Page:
Apostrophe use: Brewers or Brewers' Code

Just wondering if you might be able to shed some light on the below...

There is an association in Germany called "The German Brewers Association" (Deutscher Brauer-Bund); they have a code of conduct which contains rules for promoting/ marketing beer - called the Brewers Code (Brauer-Kodex).

My question is whether Brewers should have an apostrophe after the 's' - as in "German Brewers' Association" and "Brewers' Code".

In my view, it should read, "German Brewers Association" and "Brewers Code"... it doesn't feel right with an apostophe. Sounds ridiculous I know...

The German Association do refer to themselves as German Brewers' Association - see here http://www.reinheitsgebot.de/en/home/german-brewers-association/


  • I believe the use of the apostrophe is correct.

    There does seem to be a modern tendency to omit the apostrophe in text such as the one you highlight. This is an extract from Fowler's:
    The apostrophe is rapidly disappearing in company names and other commercial uses, e.g. Barclays Bank, Citizens Advice Bureau. Though occasionally disapproved of, the practice can be justified as an attributive rather than possessive use of the noun (i.e. Barclays Bank is attributive, implying association with Barclays, whereas Barclays' Bank is possessive, implying ownership by people called Barclay).

  • The German is a compound noun., so the English is a compound of tow words: NOUN + NOUN.

    In the past, English always made the first noun SINGULAR — even when the word didn't otherwise exist: e.g. trouser press, scissor grinder, knicker elastic. If this was still a rule without exception, we might say and write Brewer Association.

    But that rule is no longer productive: new compounds can be made with PLURAL NOUN + NOUN. A law protecting children might in the past be called the Child Act, but today's law is the Children Act.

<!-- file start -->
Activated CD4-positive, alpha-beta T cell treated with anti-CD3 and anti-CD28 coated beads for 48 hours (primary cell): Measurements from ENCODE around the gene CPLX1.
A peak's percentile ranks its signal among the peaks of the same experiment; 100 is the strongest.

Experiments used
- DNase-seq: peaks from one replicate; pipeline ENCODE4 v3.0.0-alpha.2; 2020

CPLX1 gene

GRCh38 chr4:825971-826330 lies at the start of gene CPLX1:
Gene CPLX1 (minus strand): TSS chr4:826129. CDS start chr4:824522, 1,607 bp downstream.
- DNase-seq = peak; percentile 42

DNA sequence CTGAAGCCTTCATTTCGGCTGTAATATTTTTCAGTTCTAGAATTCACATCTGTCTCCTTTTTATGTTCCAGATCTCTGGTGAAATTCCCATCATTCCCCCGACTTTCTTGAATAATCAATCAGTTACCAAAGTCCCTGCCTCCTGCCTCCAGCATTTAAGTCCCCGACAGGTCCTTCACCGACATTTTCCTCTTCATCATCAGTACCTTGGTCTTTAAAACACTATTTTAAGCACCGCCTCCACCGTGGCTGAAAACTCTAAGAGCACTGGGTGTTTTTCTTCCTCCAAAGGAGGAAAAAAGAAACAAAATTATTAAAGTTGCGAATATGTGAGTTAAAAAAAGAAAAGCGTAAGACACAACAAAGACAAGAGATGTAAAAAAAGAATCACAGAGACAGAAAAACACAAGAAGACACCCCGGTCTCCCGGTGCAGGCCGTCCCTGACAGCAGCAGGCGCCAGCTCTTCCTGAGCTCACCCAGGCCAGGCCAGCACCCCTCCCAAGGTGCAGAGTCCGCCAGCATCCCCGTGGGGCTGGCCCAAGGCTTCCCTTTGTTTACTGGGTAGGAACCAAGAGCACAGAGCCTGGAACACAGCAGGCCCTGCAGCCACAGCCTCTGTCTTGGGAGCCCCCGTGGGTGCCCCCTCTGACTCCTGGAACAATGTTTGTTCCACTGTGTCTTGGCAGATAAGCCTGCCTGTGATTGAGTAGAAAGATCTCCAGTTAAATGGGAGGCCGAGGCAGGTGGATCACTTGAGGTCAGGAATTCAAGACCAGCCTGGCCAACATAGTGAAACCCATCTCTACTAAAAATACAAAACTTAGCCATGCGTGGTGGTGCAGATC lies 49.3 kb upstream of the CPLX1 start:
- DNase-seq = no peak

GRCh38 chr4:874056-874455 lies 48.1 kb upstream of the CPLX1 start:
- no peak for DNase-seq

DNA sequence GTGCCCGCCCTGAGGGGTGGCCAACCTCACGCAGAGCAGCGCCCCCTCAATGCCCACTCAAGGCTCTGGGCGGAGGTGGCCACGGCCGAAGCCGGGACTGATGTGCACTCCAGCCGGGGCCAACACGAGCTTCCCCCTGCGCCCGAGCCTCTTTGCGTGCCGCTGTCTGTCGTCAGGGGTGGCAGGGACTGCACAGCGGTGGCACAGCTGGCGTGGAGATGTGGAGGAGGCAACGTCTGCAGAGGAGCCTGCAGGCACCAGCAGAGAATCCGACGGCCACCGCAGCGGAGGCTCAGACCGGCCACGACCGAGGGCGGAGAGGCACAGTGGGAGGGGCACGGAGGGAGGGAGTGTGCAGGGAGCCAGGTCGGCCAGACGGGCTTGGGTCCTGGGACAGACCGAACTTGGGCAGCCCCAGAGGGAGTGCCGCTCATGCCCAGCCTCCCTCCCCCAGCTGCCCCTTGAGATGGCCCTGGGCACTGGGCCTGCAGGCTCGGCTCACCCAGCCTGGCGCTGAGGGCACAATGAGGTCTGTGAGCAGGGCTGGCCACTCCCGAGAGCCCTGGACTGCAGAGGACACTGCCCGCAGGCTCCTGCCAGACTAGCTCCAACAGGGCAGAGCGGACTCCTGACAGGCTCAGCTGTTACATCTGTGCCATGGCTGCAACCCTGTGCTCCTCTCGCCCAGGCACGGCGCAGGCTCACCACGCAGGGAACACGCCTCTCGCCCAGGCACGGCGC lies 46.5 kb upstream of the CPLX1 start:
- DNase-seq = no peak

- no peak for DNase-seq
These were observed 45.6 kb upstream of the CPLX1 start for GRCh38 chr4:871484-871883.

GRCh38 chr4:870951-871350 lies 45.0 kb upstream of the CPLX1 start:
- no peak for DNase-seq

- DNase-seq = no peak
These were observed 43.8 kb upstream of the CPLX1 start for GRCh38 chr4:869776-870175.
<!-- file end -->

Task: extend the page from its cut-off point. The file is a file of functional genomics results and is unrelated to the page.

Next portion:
So, it's perfectly grammatical to make a compound with the plural Brewers. For speaker and hearer Brewers Association and Brewers' Association sound identical and mean the same thing.

    The S-apostrophe added to plural noun forms was the last convention to be fully standardised — some time in the nineteenth century. I think this is because it's the least useful of punctuation conventions. Yes, there's some point in punctuation such as the German brewers' lorries since it signals a difference from the German brewer's lorries (owned by one brewer), and the German brewers lorries without an apostrophe would be ungrammatical. But to think of the Z-sound as a plural ending does not make the compound ungrammatical.

    That German association was formed in 1871, with mission statement dating back to 1516. It's not surprising, then, that they opted for the most conservative possible English translation. Nowadays, private firms and public bodies are more concerned by the appearance of their signs, logos, letter headings and so on. Brewers' Association with an apostrophe has a rather unfashionable look.

    There are many people in English-speaking countries who believe in strict rules for apostrophes — and many, many more people who cheerfully disregard them. Geographical names are spelled so randomly with or without apostrophes that the US Federal Government has ruled that they should always be spelled without apostrophes.

    There's also the problem that many, many people are confused by apostrophe rules. Leaving them out sometimes creates ambiguity. Well in theory it does — in practice I suspect there's hardly ever any serious possibility that the reader will be confused. So people who insist on 'correct' apostrophes are often seen as pedants who shouldn't be taken seriously.

    The basic problem is that apostrophes are used for two entirely different purpose:

    1. to show that a letter (occasionally more) is removed from the spelling because a sound has been lost
    • a vowel e.g. isn't, he's (for is not, he is)
    • a syllable e.g. she'll, he's (for she will, he has)
    • less often a consonant e.g. o'clock for (of [the] clock)
    1. To distinguish the values of endings pronounced SS, ZZ or IZ depending on the preceding sound. This use grew out of the first in a haphazard way. At first it makes the loss of a letter E when the E-sound was lost. Because so many words were POSSESSIVE forms, the apostrophe came to be extended even to words like wife's where letter E was not lost.

    The trouble is that POSSESSIVE and MISSING LETTER principles can clash. With a lost I in it is the spelling is it's but the possessive 'of it' is spelled its. Yes we want the different words to be spelled differently, but that doesn't make it logical.

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